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Keep your Pet Safe during the Holiday Season

Updated on December 20, 2013

Pet safety during the Holidays

If you are like me, you will be spoiling your pet this holiday season.

There are a few steps if followed that will help keep your favorite four legged family member safe and happy.


Did you know that there are some varieties of plants that could make your pet very ill or even worse kill them? Poinsettias, mistletoe and lilies, should be kept out of the reach of your curious pet. I know as soon as something new comes into my home, Casanova (my Akita) has to go check it out with a sniff, but my husky girls on the other hand have to investigate by trying to eat it.

Christmas Trees

Did you know that Tinsel can get twisted in your pets intestines and if not caught in time could be fatal. Ornaments, are seen as new toys for your dog to chew on, and when the ornament brakes, the pieces may lacerate your pet’s mouth, throat and intestines. There is also the chance that the pieces could create a choking hazard or intestinal blockage. Please put all ornaments on the higher branches of the tree. I have big dogs and they think they can jump up and reach the higher branches, to avoid this I often place my tree in a corner out of their reach. I also try to create enough obstacles in front of the tree to prevent my dogs from thinking, I was bring the outside in, and that it was acceptable for them to go to the bathroom under or on the tree.

Secondly, The water at the base of the tree contains secretions that can at the very least cause a stomachache. I make sure its covered with foil and then a decorative wrap. This seems to do the trick to keep them out of the tree water.

The beautiful lights on the tree or around your home could also be a hazard. If the wires to the lights are bitten, your dog could receive an electric shock which may cause injury to their mouth, throat and possibly cause death.

I try to avoid lit candles all together, but if you do decorate with candles, place them in a hard to reach area that your pet can not reach. Pets can get seriously burned on their body and their paws.


Its natural to want to give your pet some of the same holiday foods that you are eating. Its once a year, what could it hurt. Unfortunately, it can hurt and it can kill.

Alcohol: Can cause a drop in blood sugar, blood pressure and body temperature. Intoxicated animals can experience seizures and respiratory failure.

Coffee, tea, or anything containing caffeine: affect the heart, stomach, intestines and nervous system. Symptoms include restlessness, hyperactivity, increased urination, excessive panting, increased heart rate and blood pressure levels and possible seizures.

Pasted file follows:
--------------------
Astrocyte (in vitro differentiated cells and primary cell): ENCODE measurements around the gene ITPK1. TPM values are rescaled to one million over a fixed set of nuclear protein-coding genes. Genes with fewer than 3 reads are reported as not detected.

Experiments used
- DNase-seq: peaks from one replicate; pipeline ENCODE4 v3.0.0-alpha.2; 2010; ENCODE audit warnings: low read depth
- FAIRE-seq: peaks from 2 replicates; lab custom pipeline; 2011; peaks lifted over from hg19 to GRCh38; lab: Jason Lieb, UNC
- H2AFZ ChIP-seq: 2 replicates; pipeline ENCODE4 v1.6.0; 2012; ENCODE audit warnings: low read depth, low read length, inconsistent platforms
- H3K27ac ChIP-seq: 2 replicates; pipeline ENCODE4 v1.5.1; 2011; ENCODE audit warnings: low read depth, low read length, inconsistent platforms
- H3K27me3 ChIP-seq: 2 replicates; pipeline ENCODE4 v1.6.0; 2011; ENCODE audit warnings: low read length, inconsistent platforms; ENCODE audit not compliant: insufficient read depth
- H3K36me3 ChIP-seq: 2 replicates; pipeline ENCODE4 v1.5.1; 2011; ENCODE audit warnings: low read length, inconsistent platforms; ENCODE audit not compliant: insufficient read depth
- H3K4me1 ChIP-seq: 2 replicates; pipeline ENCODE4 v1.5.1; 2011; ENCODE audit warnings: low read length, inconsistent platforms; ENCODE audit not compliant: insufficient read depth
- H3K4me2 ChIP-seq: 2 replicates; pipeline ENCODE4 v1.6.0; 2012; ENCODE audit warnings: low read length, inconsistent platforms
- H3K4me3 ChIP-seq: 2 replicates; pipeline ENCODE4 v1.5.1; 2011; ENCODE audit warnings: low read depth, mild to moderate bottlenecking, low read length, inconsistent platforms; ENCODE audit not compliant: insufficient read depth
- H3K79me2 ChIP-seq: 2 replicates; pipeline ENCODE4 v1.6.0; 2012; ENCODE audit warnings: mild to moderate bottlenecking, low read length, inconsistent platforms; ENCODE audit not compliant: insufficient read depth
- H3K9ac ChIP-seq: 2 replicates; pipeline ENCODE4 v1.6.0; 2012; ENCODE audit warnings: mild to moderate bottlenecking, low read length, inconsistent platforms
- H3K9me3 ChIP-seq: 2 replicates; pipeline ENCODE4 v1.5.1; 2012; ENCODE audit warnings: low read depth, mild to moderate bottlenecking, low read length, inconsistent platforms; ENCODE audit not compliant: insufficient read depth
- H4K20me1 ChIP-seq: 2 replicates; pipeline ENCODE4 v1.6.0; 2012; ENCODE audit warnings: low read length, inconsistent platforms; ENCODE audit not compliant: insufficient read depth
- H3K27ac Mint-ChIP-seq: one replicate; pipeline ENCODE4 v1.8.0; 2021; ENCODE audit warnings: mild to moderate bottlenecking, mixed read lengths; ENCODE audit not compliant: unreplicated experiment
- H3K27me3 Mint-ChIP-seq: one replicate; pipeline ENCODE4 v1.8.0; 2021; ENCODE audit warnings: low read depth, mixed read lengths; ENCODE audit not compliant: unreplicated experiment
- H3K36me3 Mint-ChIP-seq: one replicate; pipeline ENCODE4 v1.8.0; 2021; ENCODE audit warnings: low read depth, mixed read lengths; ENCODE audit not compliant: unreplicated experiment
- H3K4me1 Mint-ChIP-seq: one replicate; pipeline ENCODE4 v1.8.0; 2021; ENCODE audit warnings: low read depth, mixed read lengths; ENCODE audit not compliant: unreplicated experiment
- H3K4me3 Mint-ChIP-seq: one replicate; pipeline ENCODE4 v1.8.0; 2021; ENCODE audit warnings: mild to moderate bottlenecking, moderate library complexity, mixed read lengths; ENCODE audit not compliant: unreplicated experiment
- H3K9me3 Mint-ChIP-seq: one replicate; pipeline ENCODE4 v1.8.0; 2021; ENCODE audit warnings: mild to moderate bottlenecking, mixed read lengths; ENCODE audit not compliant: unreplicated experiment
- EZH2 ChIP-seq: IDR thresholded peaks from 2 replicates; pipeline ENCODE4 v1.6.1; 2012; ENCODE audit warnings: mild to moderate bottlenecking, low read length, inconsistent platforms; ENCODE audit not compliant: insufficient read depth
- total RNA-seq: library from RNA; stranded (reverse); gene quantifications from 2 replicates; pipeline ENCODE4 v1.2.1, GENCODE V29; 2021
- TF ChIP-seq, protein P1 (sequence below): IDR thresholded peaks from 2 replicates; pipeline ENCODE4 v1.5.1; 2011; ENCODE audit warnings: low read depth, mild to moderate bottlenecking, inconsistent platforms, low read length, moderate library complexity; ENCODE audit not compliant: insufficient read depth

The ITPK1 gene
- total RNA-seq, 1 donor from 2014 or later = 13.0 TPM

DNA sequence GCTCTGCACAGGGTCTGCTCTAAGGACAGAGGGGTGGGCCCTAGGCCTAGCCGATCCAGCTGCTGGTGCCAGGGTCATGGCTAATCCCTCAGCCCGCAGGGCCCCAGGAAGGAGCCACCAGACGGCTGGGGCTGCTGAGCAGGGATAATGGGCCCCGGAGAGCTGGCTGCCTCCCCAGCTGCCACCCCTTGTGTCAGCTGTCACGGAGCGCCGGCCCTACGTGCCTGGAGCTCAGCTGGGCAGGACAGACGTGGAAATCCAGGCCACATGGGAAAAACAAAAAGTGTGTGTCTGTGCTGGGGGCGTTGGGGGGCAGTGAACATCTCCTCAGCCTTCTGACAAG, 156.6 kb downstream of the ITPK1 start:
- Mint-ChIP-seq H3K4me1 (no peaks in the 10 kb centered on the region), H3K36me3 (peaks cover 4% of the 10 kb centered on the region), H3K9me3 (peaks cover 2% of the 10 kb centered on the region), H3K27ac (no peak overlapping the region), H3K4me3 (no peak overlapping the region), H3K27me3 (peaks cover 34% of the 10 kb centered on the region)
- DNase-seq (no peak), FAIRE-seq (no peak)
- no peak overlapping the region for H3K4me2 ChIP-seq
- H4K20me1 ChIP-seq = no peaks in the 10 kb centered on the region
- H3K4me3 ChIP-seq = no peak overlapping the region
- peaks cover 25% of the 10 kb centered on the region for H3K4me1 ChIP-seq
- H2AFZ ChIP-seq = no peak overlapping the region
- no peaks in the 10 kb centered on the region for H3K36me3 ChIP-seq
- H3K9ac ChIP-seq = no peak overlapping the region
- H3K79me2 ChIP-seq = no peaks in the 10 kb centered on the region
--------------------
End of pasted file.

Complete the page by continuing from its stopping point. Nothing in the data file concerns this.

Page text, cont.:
Foods that are high in fat can cause vomiting diarrhea and pancreatitis.

Fruit: Seeds or pits from the persimmons, peaches, and plums can cause inflammation in the intestines as well as, an intestinal obstruction. Peach and plum pits contain cyanide, which is poisonous if the pit is broken and eaten.

Grapes and raisins have been known to cause acute renal (kidney) failure in dogs. With kidney failure, a pet’s ability to produce urine decreases, which means they are unable to filter toxins out of their system.

Nutmeg which is found in a lot of holiday foods can be fatal.

Nuts: Almonds, non-moldy walnuts and pistachios can cause an upset stomach or an obstruction of your dog's throat and/or intestinal tract; macadamia nuts and moldy walnuts can cause toxic poisonings.

Food Gifts for your dog:

My dogs are always on my Holiday shopping list. When purchasing pet gifts please keep in mind that any pet treat that is bright green, bight yellow, bright red, or any other color could make your pet ill. The ingredients used to color those items have been known to cause cancer.

Pigs Ears: Pigs ears have been know to have salmonella, high in fat; many are treated with artificial colors and possibly even formaldehyde.

Raw Hide: Rawhide treats come from the inner layer of cow or horse hides. The hide could contain poisonous residues including arsenic and formaldehyde. Salmonella or E. coli contamination is possible. I personally will not give raw hides to dogs

Cow Hooves: They are hard enough that a dog can actually break a tooth. They can also be chewed up into sharp fragments which may cause an obstruction in the intestines, which may not be discovered until the fragment punctures a hole in the intestine. Often there is an infection from the puncture because the fluid from the intestine flows out in to your pets system. The infection from leakage of intestinal contents can be fatal.

Lastly, please remember the pets less fortunate and donate to your local animal shelter.

I wish you, and your family (two and four legged members) a Happy and Safe Holiday.


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